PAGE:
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Old 11-12-2017   #4
 
Buena Vista, Colorado
Paddling Since: 94
Join Date: Apr 2005
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Quote:
Originally Posted by richp View Post
Hi,

A 100 watt panel will be sort of large and hard to safely stow on most rafts. And might be overkill anyway...

I used a 10 watt folding panel to trickle up a 32 amp hour lawn tractor battery that folks used to charge their cameras and other small devices.

They both traveled in an ammo can that I rigged with a waterproof charging socket. When the time came to start recharging, I plugged the panel into the top of the can, strapped the panel to the deck, and let it charge away as I rowed.

Never ran out of capacity, as most of these cameras and other gizmos have miniscule batteries compared to even a small wet cell battery like that of a lawn tractor.

Hope this helps.

Rich Phillips
Appreciate the input. I realize this system would be overkill for charging phones and the like. This is more about me getting some hands on learning and it was a cheap enough deal for me to pull the trigger. I figure I could find some fun uses for it, maybe a disco dance party with strobe lights on the river or bugging out during the zombie apocalypse. In reality I'm going to first try to make an outdoor lighting set up for my home and also be able to use it for an emergency back up system if the power were to go out.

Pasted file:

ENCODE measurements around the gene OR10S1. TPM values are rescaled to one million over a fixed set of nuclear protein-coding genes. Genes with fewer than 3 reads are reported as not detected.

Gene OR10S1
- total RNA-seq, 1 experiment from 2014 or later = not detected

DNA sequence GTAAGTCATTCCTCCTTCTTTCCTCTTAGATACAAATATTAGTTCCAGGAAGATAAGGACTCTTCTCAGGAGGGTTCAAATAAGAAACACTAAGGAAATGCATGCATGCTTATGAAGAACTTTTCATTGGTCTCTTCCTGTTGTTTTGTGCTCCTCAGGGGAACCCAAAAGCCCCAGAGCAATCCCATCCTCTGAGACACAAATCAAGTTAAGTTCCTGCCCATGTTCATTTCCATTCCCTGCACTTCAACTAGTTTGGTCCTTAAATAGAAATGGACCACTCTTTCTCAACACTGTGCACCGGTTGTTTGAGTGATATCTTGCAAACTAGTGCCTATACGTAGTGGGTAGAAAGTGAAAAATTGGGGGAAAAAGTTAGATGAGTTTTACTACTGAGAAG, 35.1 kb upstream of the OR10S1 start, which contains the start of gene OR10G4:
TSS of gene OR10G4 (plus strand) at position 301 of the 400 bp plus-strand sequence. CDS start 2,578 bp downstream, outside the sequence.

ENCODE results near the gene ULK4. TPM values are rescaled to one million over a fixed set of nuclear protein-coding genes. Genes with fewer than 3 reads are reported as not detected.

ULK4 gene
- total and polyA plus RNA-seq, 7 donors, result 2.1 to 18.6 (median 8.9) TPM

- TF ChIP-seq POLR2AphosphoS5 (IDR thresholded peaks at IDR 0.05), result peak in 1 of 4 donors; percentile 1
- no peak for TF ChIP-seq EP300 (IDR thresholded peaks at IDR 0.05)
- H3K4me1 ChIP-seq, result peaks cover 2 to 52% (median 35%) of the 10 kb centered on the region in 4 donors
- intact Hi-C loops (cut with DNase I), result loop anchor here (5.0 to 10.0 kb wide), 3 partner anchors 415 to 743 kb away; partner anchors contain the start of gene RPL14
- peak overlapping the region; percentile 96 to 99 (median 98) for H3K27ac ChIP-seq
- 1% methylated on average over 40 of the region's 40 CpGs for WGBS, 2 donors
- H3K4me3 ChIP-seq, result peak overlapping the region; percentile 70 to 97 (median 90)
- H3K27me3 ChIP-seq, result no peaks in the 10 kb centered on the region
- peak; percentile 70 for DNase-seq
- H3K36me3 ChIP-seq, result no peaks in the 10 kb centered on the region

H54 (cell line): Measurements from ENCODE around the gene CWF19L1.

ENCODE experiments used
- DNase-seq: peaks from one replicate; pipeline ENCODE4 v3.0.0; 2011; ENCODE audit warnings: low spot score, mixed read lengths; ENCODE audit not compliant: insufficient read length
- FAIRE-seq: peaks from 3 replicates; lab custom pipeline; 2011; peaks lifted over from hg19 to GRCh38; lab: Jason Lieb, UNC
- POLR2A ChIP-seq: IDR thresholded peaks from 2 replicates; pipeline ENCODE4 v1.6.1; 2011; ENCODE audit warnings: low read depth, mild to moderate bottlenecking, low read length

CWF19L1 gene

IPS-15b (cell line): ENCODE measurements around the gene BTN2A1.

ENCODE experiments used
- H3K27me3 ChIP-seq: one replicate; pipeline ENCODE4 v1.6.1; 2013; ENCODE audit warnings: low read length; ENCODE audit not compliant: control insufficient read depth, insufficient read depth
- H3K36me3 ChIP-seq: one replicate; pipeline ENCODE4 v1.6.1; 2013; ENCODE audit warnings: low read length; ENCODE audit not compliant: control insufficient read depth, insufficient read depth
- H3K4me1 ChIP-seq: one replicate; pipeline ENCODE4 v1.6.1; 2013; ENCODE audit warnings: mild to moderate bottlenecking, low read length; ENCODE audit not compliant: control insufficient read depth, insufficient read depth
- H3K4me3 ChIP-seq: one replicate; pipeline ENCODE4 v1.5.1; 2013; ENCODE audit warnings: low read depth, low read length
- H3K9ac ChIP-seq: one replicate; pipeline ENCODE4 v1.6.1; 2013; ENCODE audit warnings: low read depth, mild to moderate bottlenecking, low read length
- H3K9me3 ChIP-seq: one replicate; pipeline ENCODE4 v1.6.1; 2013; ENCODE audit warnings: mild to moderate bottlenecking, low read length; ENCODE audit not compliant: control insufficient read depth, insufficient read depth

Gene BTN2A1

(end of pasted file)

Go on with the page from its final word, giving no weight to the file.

One question I had... I'm planning on putting an inverter in the box but I've heard they get pretty hot. I'm wondering if it's a stupid idea to seal all of that in a metal box. I'd rather not blow myself up.
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Old 11-12-2017   #5
 
Join Date: Feb 2005
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Hi,

Hi,

It's not recommended to run things like that in tight enclosures. But if your use pattern is like mine was, the device recharging will take place on shore in the evening, and you can have the inverter in the open.

I ran only one GC trip with a solid panel, but it was much smaller than yours. If you deploy it during the day and keep it in the open in rapids, make doubly sure your wiring is solidly waterproof.

Also, with a 100 watt panel and a relatively small battery, a charge controller likely is in your setup. Making sure it is safe from moisture will be critical as well.

And finally, if you are doing really long trips, bring some distilled water and be ready to top off the cells if heat and heavy charging boil them off.

FWIW.

Rich Phillips